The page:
US Treasury yields have risen in response to strong economic growth. In the first week of October, the yield on the 10-year bond surged to its highest level in more than seven years. The question is: Do yields have more room to run?
Yields may remain somewhat volatile into the near future, but we expect them to finish the year around current levels—with the 10-year at 3.25%. Upside and downside risks are now about equal, with yields as likely to fall as to rise. Yields could rise if economic activity remains strong and/or inflation expectations increase. Yields could fall if the US economy begins to slow in response to Fed rate hikes or if inflation expectations decline.
It’s important to note that, so far, inflation expectations have remained relatively unchanged. Up to this point, only strong economic activity, such as continuous improvements in the labor market, has driven the rise in yields. We characterize that as a “good” rate rise. If inflation expectations do increase, pushing yields up further and out of step with the economic cycle, that could be disruptive to the broader financial markets. We are monitoring the inflation picture closely.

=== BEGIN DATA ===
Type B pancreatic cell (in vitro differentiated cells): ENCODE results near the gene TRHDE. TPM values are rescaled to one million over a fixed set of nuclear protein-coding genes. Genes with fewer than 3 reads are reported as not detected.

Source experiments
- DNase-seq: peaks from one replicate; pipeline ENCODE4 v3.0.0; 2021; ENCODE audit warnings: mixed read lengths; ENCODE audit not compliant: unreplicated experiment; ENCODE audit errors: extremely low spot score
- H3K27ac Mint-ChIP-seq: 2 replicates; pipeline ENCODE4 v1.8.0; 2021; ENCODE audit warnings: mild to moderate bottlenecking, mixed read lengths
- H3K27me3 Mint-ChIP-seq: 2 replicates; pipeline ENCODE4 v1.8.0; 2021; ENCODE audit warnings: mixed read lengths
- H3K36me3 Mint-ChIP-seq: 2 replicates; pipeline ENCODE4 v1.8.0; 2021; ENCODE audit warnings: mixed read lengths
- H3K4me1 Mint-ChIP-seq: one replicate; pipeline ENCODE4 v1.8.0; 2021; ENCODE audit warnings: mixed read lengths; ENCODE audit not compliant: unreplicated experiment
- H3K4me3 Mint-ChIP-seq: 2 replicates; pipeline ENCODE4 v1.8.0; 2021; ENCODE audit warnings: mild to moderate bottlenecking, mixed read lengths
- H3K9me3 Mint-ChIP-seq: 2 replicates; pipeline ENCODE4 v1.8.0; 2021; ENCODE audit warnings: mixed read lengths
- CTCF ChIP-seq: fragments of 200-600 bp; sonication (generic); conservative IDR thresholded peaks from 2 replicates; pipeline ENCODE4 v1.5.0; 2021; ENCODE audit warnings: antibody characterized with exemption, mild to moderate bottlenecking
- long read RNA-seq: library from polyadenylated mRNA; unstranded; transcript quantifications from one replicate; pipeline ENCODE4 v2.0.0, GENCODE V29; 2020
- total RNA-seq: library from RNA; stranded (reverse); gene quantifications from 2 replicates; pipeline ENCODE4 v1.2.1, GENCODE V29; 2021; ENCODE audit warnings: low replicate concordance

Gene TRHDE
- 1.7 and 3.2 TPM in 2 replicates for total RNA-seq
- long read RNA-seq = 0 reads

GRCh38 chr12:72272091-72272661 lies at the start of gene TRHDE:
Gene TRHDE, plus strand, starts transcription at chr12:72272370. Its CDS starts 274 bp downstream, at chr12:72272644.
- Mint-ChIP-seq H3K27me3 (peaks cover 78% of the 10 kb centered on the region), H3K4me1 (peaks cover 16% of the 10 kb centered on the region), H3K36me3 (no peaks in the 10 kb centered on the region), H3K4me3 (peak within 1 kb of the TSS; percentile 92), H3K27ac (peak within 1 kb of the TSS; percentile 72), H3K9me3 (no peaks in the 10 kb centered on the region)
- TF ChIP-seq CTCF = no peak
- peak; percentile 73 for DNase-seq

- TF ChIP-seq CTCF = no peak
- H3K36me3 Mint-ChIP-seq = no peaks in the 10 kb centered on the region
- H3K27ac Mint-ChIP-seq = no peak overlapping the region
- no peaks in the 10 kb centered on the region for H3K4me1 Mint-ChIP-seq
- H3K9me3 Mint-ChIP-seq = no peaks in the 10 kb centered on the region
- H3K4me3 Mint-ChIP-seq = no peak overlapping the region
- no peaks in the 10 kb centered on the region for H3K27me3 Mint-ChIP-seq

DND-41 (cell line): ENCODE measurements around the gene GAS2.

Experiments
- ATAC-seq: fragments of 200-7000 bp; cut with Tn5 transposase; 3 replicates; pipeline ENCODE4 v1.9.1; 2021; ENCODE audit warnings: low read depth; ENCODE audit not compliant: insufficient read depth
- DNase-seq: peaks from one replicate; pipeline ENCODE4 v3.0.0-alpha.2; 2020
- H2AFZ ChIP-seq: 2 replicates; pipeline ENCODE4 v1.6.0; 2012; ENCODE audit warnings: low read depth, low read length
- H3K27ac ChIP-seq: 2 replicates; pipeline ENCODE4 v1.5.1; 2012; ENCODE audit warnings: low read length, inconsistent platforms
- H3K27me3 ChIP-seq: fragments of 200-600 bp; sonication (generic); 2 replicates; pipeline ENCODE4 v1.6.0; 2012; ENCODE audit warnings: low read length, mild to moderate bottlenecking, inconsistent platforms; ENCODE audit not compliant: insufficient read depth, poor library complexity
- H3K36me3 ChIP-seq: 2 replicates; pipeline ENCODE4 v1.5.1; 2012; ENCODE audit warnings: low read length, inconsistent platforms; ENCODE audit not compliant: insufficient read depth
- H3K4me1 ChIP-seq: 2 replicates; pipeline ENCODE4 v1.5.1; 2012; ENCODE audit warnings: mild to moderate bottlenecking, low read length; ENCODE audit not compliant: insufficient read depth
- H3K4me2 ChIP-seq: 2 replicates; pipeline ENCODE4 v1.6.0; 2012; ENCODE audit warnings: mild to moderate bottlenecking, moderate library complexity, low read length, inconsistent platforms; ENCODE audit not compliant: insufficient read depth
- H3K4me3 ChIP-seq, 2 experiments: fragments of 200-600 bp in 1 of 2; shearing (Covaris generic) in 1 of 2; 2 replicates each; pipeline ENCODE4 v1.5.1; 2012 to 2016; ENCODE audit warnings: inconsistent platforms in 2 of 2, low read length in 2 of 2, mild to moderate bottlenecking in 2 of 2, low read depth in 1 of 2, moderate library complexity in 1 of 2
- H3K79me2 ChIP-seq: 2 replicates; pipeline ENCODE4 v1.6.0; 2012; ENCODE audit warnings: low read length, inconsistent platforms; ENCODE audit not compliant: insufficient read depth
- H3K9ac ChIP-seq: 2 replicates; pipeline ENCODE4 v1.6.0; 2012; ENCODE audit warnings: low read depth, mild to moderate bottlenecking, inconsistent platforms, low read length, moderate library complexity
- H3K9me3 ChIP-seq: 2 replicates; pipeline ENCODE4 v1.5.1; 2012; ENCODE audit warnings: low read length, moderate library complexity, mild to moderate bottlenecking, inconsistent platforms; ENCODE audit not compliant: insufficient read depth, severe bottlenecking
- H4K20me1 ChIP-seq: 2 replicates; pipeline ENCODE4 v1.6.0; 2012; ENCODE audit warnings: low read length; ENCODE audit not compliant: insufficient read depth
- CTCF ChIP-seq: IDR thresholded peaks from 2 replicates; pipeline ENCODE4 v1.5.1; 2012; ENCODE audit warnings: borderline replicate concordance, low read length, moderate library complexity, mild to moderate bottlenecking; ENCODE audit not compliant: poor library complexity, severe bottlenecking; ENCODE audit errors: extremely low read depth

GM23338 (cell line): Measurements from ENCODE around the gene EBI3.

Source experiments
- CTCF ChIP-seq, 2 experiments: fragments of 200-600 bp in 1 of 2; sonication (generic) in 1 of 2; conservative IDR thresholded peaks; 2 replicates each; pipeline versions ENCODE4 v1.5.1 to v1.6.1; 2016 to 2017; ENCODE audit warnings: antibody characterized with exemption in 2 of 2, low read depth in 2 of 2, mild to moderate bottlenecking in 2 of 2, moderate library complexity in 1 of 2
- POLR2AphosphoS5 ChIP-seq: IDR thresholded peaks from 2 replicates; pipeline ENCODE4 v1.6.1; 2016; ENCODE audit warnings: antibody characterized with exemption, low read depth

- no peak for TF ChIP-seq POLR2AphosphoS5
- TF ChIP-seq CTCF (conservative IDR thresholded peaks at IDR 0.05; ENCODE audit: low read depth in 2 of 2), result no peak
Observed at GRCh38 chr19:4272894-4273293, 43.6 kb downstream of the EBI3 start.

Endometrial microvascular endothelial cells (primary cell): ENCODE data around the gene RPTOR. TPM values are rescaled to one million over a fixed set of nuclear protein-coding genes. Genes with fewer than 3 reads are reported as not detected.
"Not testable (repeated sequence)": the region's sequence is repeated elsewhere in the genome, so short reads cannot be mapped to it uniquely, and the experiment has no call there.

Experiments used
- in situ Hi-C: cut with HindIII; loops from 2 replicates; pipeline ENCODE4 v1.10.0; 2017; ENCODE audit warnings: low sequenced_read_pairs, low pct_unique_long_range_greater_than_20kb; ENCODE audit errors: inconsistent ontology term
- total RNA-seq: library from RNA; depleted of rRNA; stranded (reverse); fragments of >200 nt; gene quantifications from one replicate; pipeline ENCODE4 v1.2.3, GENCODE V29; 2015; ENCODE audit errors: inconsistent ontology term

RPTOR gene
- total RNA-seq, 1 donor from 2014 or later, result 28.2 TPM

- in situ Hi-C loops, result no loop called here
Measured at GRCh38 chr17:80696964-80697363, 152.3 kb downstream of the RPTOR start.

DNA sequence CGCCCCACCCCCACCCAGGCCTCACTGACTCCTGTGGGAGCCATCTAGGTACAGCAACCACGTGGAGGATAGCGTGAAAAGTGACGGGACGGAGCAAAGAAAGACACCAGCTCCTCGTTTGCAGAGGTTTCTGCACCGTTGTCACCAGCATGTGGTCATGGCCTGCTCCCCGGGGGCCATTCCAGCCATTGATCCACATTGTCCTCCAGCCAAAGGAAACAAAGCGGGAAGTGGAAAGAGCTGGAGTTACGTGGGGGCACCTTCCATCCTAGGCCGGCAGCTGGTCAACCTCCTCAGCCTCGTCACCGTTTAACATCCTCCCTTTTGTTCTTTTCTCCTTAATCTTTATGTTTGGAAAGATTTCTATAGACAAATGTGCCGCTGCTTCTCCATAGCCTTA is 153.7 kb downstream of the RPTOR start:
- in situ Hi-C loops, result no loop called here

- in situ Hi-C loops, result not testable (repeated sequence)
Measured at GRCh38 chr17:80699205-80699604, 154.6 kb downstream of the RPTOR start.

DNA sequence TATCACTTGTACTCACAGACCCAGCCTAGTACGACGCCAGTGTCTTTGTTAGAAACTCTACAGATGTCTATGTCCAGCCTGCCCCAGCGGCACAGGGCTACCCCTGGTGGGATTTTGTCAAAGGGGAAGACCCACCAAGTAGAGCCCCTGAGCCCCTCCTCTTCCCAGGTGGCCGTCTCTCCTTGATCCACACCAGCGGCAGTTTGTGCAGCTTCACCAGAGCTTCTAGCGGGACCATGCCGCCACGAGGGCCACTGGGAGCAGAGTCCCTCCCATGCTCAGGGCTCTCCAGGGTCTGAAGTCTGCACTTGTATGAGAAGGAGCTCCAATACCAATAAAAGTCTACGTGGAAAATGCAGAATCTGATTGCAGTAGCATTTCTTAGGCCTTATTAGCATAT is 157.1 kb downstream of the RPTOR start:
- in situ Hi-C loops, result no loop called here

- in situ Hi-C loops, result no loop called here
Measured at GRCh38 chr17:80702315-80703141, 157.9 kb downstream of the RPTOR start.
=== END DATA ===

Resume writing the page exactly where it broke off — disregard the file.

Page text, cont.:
In this environment, investors should remain properly invested, for several reasons. First, it’s important to hold some duration—or interest-rate sensitivity—as an offset to risk assets. Second, shifting to cash will soon leave you lagging both income-generating bonds and inflation. Third, don’t expect to time the end of the rising yields; not even seasoned bond managers can do that.
So what steps can investors take at this stage of the rising-rate environment? One strategy investors might consider is a credit barbell. This approach balances interest-rate risk and credit risk in a single strategy. The manager alters the exposure to each as valuations and conditions change. This kind of strategy helps minimize risk by preventing investors from reducing duration too much, as well as from tilting too far into credit. It also takes advantage of the interplay between the two risks—which in itself is the most important risk investors face today.